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3D Virtual Creature Evolution, abbreviated to 3DVCE, is an artificial evolution simulation program created by Lee Graham.[1] The website is currently down. Its purpose is to visualize and research common themes in body plans and strategies to achieve a fitness function of the artificial organisms generated and maintained by the system in their given environment. The program was inspired by Karl Sims’ 1994 artificial evolution program, Evolved Virtual Creatures.[2][3] The program is run through volunteers who download the program from the home website and return information from completed simulations. It is currently only available on Windows and in some cases Linux.

3D Virtual Creature Evolution
3D Virtual Creature Evolution title image displaying a screenshot of a creature.
3D Virtual Creature Evolution title image displaying a screenshot of a creature.
Developer(s)Lee Graham
PlatformMicrosoft Windows, Linux
Available inEnglish



3DVCE uses evolutionary algorithms to simulate evolution. The user sets the body plan restrictions (maximum number of segment types, branching segments’ length and depth limits, and size limits) and whether fitness score is scaled in relation to size. Limb interpenetration is also an option. Reproduction / population settings include the size of each population and their run time (how long each individual has to attain a fitness score), percentage of individuals who get to reproduce (tournament size), what percentage sexually or asexually reproduce, and selection type is then determined. Crossover rate determines what percentage of an individual is created via crossover of parents and mutation. Mutation rate in body and brain is then determined. Specific mathematical operations and values can be attributed to the creature’s brain as well.[4]

Fitness function is then determined. Artificial organisms’ fitness score is determined by how well they achieve their fitness goal within their evaluation time. Fitness functions include distance traveled, maximum height, average height, “TOG” (determined by amount of time creature is in contact with ground), and “Sphere” (determined by creature’s ability to catch and hold spheres). These goals are not individualized and can be set to specific strengths (from zero, as not having an influence on fitness, to one, or having maximum influence) to determine the fitness goal. What generations the fitness function applies to can also be set. The environment, or “Terrain”, is then determined. This includes a flat plain, bumpy terrain (in which a hill is generated around creature that constantly inclines as distance is traveled from the creature’s spawning point), water (a low gravity simulator, non-functional), and “spheres” (spheres are generated above creature to catch).[5]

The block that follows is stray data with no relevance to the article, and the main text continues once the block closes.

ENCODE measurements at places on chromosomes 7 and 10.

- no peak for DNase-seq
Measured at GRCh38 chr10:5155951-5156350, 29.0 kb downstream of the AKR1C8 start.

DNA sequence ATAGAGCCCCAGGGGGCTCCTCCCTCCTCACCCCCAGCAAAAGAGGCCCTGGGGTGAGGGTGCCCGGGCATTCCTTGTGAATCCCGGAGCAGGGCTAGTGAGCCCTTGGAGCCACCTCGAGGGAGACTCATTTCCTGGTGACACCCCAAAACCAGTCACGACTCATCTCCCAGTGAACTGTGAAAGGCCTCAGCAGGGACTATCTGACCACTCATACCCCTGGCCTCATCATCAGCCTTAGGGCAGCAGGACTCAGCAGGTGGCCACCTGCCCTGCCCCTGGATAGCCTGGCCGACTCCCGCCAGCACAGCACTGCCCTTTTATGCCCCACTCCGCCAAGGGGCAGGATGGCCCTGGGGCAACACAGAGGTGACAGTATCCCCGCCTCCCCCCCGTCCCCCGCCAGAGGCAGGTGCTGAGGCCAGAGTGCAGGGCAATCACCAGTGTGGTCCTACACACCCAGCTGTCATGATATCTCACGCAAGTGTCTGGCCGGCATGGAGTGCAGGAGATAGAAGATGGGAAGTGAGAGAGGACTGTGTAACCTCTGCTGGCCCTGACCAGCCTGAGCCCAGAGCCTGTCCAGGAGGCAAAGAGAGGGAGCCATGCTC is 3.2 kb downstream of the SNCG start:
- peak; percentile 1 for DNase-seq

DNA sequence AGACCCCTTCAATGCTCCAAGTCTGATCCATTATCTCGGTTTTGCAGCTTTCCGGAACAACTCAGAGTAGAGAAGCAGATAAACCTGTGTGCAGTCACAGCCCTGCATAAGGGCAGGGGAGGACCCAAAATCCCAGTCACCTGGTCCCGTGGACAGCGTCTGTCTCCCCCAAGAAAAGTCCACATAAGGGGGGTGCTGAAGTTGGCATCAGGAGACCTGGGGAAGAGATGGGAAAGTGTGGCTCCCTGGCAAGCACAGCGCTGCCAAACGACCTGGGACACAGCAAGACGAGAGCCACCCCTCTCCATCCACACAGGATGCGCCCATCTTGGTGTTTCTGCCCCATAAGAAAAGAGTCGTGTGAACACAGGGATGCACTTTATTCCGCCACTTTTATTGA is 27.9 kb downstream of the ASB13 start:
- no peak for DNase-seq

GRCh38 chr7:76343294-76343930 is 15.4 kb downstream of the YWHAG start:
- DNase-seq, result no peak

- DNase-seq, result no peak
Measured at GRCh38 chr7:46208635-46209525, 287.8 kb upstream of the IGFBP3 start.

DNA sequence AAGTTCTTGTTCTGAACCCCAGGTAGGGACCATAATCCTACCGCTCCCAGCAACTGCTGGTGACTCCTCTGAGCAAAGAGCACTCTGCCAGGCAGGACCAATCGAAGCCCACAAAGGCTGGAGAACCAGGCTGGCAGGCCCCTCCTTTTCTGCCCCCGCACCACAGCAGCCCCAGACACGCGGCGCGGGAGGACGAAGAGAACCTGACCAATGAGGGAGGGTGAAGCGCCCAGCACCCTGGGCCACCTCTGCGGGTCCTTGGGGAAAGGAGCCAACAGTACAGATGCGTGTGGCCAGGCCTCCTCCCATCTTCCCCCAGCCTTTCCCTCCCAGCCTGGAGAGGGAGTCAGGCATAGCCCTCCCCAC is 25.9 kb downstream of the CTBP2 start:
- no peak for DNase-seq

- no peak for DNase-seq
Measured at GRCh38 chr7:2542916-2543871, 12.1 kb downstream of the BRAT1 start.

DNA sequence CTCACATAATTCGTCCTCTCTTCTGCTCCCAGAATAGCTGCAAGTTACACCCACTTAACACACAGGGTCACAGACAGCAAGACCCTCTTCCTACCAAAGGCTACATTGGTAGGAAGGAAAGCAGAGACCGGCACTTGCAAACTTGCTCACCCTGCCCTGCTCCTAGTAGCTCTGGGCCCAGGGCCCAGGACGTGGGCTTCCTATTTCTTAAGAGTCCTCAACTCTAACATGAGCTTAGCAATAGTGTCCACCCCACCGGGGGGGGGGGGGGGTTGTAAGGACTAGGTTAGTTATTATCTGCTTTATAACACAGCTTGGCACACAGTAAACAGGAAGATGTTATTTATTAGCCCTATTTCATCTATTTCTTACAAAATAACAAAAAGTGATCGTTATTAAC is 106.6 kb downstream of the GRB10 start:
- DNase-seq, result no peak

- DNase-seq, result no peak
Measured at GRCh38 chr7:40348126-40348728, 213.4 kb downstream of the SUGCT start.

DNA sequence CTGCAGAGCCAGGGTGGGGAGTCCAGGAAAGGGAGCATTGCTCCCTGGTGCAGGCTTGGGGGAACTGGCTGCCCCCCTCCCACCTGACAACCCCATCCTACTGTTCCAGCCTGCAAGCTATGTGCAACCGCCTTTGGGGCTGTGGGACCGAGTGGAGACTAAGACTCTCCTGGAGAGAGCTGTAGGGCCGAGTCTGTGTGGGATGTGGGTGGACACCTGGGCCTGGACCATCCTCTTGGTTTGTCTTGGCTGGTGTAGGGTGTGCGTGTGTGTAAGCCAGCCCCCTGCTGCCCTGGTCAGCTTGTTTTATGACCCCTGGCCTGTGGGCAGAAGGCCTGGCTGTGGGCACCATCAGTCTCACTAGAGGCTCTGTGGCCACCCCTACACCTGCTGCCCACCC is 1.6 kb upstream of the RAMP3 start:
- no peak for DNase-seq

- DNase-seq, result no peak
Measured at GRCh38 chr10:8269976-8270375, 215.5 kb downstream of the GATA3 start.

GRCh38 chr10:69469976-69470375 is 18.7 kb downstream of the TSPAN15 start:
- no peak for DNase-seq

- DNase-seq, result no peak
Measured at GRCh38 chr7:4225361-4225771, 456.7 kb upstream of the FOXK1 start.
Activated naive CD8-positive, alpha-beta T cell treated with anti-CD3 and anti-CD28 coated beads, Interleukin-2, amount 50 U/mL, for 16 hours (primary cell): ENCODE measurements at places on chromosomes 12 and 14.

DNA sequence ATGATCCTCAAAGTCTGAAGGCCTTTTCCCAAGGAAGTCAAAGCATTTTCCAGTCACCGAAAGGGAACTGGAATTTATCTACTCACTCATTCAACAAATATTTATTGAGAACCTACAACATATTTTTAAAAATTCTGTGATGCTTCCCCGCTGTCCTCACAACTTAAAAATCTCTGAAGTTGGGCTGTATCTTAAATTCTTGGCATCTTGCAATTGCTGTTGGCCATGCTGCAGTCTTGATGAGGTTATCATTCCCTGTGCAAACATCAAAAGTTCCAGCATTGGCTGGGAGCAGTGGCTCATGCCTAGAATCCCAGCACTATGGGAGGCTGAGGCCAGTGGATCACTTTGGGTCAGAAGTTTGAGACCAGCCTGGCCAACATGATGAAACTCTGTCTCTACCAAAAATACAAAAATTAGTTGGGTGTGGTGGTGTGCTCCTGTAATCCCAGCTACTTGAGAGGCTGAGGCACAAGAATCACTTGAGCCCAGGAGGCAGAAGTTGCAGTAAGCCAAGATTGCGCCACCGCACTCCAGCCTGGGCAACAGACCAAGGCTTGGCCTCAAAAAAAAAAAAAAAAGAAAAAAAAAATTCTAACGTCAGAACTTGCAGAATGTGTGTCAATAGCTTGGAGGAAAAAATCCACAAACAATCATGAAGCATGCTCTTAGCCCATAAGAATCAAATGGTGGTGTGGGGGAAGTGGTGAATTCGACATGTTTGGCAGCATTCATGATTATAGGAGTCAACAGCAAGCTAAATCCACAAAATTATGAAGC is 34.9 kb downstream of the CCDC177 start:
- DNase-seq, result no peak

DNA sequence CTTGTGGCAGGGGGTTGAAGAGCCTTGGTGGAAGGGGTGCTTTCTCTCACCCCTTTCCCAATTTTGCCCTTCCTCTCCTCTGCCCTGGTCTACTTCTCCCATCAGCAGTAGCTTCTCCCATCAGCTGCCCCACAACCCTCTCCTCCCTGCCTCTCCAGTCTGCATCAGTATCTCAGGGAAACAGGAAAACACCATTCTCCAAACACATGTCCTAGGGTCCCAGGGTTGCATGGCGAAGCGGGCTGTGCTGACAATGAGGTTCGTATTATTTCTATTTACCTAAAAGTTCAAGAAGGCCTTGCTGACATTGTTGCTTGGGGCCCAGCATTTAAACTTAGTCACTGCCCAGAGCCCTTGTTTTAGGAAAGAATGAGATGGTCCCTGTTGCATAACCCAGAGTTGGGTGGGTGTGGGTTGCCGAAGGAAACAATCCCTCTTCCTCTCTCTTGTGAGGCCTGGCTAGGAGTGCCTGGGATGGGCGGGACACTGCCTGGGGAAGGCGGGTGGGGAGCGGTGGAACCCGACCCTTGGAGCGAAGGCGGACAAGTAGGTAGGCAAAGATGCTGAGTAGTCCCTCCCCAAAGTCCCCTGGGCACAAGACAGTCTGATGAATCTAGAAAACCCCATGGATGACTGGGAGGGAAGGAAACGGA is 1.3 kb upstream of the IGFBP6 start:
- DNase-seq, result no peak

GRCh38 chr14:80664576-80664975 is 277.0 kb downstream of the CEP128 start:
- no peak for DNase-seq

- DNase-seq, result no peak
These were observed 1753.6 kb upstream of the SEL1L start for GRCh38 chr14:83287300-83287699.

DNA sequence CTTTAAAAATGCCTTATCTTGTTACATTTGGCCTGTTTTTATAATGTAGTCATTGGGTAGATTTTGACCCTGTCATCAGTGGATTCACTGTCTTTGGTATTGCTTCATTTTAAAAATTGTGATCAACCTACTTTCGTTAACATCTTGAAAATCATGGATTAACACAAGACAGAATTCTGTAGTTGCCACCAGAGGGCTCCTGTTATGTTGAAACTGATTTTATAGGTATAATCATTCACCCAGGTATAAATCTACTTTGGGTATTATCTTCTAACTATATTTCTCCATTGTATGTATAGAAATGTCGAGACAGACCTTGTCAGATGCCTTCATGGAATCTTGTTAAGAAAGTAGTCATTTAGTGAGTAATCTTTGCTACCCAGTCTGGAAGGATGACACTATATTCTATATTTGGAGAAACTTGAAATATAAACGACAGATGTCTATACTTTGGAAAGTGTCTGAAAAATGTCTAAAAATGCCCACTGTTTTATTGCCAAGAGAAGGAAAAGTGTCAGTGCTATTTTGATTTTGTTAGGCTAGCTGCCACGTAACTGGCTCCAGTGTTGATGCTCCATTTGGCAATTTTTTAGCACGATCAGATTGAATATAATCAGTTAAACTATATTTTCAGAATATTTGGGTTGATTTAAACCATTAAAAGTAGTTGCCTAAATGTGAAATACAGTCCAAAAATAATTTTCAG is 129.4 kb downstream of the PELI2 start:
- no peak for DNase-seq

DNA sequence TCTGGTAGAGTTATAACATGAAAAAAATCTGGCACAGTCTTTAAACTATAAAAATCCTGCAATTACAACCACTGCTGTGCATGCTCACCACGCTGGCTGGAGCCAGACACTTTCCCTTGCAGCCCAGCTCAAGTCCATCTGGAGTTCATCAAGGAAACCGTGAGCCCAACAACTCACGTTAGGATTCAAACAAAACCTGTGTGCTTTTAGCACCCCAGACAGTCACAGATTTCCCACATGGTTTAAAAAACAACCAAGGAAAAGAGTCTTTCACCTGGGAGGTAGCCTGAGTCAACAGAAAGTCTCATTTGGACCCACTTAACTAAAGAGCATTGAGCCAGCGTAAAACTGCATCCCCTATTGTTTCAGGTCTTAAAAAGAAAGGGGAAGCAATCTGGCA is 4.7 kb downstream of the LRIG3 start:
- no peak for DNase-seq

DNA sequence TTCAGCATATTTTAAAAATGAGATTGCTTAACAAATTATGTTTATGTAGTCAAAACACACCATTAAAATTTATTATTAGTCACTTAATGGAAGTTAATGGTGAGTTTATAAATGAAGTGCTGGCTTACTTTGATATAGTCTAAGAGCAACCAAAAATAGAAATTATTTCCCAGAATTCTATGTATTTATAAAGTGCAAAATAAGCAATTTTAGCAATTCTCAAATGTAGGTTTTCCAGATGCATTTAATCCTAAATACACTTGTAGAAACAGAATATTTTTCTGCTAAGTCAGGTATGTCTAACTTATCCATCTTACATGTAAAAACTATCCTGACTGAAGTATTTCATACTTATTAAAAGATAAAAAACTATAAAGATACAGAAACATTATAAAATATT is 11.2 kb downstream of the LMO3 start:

Everything in the simulation is viewed from a first person viewpoint. After settings are determined, the first generation is generated from randomly created individuals. All creatures appear at the same spawning point and are made of segments or rectangular prisms connected to others at joints. Colors are assigned to segment types randomly. Segment type is determined by the size and joints a segment has. Colors indicate nothing else than that. These first generation creatures move randomly, with no influence from the fitness goal. Creatures with the largest fitness value reproduce and the following generation is based on this reproduction. Eventually, patterns in the population form and fitness increases even further. Fitness function can be changed during the simulation to simulate environmental changes and individual runs can be duplicated to simulate different lineages or speciation.[6][7]